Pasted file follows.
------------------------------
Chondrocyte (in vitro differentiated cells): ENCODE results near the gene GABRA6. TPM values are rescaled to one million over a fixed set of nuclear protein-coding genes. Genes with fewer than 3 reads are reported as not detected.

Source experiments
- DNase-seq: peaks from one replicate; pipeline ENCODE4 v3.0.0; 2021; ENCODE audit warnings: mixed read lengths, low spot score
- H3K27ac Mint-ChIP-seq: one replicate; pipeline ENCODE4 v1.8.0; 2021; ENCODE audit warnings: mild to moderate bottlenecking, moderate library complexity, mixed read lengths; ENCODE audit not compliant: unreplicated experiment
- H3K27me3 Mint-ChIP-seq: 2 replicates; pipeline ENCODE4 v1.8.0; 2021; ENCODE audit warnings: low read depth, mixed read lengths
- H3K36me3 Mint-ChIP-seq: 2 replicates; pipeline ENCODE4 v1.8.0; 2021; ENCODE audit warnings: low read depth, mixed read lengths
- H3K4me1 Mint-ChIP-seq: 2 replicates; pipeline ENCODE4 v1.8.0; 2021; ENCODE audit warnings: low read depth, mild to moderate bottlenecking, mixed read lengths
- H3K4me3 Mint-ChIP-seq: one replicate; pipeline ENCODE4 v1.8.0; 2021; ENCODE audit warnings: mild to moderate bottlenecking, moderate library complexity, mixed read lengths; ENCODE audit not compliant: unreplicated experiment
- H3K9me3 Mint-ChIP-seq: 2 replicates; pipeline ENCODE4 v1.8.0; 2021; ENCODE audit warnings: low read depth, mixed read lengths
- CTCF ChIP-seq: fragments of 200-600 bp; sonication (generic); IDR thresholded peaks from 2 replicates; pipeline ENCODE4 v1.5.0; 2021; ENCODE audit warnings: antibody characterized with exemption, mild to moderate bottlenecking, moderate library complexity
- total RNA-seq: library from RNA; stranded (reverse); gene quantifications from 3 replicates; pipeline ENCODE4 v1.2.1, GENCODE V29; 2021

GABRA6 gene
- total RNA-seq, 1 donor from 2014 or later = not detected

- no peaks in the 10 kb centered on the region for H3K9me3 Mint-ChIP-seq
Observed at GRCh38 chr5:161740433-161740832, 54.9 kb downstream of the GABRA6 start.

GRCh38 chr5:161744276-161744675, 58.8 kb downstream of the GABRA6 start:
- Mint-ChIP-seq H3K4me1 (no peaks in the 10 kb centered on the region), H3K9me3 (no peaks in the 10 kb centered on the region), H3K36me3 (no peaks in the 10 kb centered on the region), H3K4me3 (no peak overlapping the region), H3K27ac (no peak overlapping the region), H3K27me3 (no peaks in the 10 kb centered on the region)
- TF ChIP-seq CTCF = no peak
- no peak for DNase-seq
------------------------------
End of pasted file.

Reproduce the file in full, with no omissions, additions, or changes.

Chondrocyte (in vitro differentiated cells): ENCODE results near the gene GABRA6. TPM values are rescaled to one million over a fixed set of nuclear protein-coding genes. Genes with fewer than 3 reads are reported as not detected.

Source experiments
- DNase-seq: peaks from one replicate; pipeline ENCODE4 v3.0.0; 2021; ENCODE audit warnings: mixed read lengths, low spot score
- H3K27ac Mint-ChIP-seq: one replicate; pipeline ENCODE4 v1.8.0; 2021; ENCODE audit warnings: mild to moderate bottlenecking, moderate library complexity, mixed read lengths; ENCODE audit not compliant: unreplicated experiment
- H3K27me3 Mint-ChIP-seq: 2 replicates; pipeline ENCODE4 v1.8.0; 2021; ENCODE audit warnings: low read depth, mixed read lengths
- H3K36me3 Mint-ChIP-seq: 2 replicates; pipeline ENCODE4 v1.8.0; 2021; ENCODE audit warnings: low read depth, mixed read lengths
- H3K4me1 Mint-ChIP-seq: 2 replicates; pipeline ENCODE4 v1.8.0; 2021; ENCODE audit warnings: low read depth, mild to moderate bottlenecking, mixed read lengths
- H3K4me3 Mint-ChIP-seq: one replicate; pipeline ENCODE4 v1.8.0; 2021; ENCODE audit warnings: mild to moderate bottlenecking, moderate library complexity, mixed read lengths; ENCODE audit not compliant: unreplicated experiment
- H3K9me3 Mint-ChIP-seq: 2 replicates; pipeline ENCODE4 v1.8.0; 2021; ENCODE audit warnings: low read depth, mixed read lengths
- CTCF ChIP-seq: fragments of 200-600 bp; sonication (generic); IDR thresholded peaks from 2 replicates; pipeline ENCODE4 v1.5.0; 2021; ENCODE audit warnings: antibody characterized with exemption, mild to moderate bottlenecking, moderate library complexity
- total RNA-seq: library from RNA; stranded (reverse); gene quantifications from 3 replicates; pipeline ENCODE4 v1.2.1, GENCODE V29; 2021

GABRA6 gene
- total RNA-seq, 1 donor from 2014 or later = not detected

- no peaks in the 10 kb centered on the region for H3K9me3 Mint-ChIP-seq
Observed at GRCh38 chr5:161740433-161740832, 54.9 kb downstream of the GABRA6 start.

GRCh38 chr5:161744276-161744675, 58.8 kb downstream of the GABRA6 start:
- Mint-ChIP-seq H3K4me1 (no peaks in the 10 kb centered on the region), H3K9me3 (no peaks in the 10 kb centered on the region), H3K36me3 (no peaks in the 10 kb centered on the region), H3K4me3 (no peak overlapping the region), H3K27ac (no peak overlapping the region), H3K27me3 (no peaks in the 10 kb centered on the region)
- TF ChIP-seq CTCF = no peak
- no peak for DNase-seq